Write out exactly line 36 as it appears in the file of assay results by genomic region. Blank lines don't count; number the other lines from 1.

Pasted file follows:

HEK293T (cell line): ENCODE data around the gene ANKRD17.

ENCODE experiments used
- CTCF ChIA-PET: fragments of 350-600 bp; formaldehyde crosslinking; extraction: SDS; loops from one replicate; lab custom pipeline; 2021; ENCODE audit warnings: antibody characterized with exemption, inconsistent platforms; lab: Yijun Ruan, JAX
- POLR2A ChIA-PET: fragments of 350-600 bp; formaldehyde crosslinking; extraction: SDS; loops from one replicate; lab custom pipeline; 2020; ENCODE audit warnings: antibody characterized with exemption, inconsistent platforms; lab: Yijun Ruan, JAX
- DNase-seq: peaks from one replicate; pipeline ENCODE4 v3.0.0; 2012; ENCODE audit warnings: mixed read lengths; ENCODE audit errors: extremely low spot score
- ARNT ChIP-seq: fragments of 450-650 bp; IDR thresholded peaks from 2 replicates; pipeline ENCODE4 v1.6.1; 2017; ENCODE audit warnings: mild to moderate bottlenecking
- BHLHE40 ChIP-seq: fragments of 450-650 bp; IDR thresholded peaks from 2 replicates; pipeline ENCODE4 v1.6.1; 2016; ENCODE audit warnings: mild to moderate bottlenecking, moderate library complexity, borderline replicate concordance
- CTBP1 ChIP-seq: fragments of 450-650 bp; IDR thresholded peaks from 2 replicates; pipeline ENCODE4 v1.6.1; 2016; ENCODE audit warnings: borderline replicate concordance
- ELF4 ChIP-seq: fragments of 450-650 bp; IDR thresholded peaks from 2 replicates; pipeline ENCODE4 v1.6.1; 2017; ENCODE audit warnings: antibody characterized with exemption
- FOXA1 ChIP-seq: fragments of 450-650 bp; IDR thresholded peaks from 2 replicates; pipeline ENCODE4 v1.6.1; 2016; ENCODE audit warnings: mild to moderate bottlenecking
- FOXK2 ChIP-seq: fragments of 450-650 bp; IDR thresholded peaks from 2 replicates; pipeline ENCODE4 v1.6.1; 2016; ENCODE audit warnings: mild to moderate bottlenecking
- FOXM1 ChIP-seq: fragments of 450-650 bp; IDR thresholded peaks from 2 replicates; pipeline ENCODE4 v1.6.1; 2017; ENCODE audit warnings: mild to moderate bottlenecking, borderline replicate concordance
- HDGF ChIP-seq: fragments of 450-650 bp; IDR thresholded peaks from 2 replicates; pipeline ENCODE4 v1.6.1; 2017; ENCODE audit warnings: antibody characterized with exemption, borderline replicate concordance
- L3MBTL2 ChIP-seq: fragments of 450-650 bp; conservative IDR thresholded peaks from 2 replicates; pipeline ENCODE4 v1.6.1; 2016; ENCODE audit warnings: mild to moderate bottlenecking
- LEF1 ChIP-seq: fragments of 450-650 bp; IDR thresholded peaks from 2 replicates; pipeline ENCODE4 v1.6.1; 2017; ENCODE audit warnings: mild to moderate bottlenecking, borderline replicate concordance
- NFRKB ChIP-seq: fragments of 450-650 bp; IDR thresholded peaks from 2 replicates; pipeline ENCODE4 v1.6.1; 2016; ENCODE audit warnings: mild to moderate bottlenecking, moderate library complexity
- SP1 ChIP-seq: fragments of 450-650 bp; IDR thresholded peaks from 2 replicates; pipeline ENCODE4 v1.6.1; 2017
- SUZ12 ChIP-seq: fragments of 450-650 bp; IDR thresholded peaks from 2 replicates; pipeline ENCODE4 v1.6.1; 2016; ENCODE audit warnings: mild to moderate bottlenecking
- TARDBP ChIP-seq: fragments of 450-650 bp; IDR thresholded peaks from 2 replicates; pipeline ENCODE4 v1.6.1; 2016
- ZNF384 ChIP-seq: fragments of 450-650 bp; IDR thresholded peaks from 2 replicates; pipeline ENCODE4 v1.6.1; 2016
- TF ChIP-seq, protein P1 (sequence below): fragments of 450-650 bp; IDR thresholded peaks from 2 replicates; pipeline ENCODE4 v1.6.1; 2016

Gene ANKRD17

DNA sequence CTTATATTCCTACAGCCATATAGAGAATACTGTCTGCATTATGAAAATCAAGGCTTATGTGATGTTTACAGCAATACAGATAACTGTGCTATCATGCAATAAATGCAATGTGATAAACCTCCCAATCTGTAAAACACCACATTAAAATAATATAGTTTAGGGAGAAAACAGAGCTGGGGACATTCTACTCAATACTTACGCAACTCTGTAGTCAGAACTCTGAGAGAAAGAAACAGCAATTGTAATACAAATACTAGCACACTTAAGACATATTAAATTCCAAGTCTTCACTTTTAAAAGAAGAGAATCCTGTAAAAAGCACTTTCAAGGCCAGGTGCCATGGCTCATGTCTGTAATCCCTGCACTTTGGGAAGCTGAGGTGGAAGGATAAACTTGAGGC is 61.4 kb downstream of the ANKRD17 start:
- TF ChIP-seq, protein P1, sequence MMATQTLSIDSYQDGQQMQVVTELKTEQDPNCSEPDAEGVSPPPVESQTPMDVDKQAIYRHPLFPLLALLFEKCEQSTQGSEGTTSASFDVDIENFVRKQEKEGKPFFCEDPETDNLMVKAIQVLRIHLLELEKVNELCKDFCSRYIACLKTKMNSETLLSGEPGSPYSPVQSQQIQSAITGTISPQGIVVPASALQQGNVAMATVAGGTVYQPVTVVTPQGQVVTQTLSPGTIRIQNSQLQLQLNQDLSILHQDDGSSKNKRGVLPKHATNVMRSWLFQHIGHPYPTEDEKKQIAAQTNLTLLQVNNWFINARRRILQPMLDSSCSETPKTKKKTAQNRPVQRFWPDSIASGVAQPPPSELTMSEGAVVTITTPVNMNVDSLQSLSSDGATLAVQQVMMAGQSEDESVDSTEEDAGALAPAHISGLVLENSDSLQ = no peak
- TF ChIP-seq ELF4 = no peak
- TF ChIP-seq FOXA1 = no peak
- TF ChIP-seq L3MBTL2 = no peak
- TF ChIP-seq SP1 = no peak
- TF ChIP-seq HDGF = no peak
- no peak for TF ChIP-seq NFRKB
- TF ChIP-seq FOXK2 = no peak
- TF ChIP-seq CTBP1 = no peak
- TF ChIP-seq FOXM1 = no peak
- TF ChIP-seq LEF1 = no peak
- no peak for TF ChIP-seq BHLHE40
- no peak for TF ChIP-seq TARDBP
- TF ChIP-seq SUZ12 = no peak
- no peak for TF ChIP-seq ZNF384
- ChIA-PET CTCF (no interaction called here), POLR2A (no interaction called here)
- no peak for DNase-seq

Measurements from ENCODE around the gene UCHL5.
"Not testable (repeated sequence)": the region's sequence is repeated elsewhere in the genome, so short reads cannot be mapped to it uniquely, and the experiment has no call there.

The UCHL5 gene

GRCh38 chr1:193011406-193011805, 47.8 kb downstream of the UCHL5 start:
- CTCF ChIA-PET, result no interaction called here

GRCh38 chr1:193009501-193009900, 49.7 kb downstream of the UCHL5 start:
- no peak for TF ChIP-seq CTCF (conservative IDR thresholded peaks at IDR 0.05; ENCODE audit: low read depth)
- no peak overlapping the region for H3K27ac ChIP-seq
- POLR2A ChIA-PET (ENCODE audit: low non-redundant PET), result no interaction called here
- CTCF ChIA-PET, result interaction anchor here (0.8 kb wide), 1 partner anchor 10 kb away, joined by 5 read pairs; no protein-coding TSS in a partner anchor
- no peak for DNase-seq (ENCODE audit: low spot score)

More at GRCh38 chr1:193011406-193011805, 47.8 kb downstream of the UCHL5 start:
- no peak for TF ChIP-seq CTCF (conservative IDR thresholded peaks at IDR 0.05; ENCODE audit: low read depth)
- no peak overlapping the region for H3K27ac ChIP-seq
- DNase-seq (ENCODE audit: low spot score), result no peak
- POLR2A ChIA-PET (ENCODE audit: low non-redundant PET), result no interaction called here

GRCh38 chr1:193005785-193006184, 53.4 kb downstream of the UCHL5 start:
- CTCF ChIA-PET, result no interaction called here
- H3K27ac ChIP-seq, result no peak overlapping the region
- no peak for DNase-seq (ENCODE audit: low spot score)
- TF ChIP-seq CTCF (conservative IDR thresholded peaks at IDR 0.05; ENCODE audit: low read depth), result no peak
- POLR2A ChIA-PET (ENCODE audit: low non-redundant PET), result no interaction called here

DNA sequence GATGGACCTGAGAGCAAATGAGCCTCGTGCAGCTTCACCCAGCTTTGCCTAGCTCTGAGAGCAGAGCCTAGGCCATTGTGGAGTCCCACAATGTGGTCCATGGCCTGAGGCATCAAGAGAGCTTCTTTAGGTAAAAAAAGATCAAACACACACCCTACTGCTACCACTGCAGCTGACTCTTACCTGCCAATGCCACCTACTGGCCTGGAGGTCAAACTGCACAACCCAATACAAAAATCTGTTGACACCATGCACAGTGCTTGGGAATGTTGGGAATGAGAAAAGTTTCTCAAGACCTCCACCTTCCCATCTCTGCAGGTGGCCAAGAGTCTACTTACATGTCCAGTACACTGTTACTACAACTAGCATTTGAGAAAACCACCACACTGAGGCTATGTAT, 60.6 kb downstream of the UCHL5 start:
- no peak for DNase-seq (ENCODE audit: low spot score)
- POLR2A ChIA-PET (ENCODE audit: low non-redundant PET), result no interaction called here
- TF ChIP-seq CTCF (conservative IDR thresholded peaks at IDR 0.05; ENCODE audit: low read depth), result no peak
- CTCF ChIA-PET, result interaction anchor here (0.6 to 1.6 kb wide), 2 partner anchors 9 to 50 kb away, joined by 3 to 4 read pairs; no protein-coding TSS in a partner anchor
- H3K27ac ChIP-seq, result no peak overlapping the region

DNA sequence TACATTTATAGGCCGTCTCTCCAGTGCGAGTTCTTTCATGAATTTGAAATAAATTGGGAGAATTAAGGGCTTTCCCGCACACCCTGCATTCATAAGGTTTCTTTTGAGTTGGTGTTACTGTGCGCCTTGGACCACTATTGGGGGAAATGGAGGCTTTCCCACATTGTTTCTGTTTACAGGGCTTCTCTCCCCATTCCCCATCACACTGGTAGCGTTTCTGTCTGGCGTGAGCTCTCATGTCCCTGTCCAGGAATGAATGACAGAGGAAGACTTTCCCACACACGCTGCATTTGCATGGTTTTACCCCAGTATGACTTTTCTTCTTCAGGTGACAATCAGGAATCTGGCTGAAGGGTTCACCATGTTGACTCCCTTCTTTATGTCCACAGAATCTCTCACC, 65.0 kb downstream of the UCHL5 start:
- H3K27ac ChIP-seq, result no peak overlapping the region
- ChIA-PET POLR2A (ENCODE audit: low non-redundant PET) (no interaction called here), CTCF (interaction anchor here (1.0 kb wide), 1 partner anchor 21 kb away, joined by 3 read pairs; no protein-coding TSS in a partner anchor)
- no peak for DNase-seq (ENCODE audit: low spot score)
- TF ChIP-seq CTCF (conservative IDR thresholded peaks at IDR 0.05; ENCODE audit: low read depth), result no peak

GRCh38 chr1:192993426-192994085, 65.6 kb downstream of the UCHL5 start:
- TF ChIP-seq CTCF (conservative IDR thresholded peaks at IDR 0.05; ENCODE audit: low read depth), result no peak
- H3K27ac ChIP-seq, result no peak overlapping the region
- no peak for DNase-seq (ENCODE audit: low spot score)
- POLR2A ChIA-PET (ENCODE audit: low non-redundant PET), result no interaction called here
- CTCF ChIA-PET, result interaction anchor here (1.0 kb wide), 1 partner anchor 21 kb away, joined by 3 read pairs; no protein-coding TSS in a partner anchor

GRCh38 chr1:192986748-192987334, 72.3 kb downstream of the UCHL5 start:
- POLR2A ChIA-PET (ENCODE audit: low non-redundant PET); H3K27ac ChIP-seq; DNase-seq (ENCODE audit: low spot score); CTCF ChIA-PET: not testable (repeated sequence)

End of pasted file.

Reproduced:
- no peak for TF ChIP-seq TARDBP